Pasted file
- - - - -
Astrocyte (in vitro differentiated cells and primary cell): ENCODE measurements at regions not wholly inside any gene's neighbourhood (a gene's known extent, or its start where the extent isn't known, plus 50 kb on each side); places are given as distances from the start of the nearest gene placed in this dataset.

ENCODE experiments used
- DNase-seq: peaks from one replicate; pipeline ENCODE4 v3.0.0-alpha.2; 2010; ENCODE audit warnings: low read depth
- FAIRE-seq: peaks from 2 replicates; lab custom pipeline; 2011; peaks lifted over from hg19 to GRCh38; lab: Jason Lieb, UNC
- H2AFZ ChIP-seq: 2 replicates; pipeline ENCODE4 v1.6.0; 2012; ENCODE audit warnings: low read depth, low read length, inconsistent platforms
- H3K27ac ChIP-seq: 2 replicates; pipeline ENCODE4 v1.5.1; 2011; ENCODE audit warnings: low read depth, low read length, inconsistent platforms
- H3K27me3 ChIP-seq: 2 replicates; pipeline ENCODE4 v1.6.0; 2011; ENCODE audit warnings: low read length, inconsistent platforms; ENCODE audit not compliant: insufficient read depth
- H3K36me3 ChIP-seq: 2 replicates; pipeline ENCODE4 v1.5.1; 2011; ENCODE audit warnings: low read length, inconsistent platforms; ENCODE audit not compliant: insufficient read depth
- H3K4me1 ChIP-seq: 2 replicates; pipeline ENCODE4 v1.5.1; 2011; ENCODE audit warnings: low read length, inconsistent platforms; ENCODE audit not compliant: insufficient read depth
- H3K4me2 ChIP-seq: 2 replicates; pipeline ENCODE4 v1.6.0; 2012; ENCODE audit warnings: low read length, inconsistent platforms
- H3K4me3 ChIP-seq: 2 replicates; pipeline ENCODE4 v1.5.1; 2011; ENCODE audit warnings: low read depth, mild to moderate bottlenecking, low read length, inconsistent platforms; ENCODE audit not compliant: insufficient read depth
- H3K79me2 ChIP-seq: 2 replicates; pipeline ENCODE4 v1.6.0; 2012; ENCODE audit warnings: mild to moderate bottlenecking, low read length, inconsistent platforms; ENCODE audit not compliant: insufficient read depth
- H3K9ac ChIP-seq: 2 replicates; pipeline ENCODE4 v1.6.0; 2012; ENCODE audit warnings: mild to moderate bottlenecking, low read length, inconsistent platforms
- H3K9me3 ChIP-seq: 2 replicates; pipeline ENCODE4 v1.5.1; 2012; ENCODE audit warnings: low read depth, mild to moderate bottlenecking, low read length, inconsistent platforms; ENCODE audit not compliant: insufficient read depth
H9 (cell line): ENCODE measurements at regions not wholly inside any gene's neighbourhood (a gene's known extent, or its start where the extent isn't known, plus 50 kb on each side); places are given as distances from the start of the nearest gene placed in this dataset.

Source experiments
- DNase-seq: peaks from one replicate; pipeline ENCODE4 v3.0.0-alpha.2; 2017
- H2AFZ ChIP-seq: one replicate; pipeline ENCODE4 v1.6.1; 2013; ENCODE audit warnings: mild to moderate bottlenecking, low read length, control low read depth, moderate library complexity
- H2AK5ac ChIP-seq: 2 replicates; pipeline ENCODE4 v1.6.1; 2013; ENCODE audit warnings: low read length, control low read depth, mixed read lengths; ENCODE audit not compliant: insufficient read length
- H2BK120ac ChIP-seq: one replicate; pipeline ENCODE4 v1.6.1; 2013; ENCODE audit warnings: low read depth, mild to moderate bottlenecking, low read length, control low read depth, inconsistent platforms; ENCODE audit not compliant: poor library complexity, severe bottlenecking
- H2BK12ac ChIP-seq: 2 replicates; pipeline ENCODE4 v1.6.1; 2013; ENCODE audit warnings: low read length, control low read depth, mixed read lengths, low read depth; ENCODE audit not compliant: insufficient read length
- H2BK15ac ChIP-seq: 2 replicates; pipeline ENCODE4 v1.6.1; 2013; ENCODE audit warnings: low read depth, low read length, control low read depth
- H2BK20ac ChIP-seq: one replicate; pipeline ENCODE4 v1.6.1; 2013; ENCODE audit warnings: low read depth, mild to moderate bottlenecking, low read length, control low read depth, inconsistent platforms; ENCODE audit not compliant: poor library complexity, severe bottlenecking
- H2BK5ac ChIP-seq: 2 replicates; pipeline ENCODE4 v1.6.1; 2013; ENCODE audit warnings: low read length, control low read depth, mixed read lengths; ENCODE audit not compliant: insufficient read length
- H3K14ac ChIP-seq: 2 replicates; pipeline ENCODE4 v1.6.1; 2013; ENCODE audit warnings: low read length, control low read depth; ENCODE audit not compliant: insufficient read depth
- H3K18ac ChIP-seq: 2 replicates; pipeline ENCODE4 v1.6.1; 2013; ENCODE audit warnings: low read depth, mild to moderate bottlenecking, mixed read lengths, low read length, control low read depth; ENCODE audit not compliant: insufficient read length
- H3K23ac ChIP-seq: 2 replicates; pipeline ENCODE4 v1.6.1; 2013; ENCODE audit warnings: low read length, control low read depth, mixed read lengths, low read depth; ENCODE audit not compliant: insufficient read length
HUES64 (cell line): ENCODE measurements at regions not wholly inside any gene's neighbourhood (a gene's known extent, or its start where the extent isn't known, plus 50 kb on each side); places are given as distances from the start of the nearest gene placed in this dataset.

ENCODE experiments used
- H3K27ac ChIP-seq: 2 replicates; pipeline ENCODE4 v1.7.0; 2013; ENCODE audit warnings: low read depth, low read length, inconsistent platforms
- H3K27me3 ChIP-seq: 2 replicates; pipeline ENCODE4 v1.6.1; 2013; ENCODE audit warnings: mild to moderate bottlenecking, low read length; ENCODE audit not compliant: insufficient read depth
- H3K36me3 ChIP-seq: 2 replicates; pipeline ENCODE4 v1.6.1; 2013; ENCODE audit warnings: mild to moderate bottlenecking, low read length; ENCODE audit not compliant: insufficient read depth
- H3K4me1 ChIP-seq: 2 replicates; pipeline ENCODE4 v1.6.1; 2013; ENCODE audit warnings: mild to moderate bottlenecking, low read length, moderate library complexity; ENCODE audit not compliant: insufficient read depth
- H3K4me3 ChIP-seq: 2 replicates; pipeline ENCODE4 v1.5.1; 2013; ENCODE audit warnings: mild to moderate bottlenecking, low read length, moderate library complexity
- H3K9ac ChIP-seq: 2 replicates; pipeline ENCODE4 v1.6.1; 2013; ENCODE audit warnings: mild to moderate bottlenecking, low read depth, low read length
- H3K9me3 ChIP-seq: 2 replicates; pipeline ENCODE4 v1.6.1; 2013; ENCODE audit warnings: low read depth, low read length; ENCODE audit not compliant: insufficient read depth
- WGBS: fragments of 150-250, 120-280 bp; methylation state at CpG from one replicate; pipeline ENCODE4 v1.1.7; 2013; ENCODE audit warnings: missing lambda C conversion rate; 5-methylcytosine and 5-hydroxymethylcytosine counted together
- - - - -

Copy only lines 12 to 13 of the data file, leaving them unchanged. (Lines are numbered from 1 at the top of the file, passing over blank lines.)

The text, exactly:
- H3K79me2 ChIP-seq: 2 replicates; pipeline ENCODE4 v1.6.0; 2012; ENCODE audit warnings: mild to moderate bottlenecking, low read length, inconsistent platforms; ENCODE audit not compliant: insufficient read depth
- H3K9ac ChIP-seq: 2 replicates; pipeline ENCODE4 v1.6.0; 2012; ENCODE audit warnings: mild to moderate bottlenecking, low read length, inconsistent platforms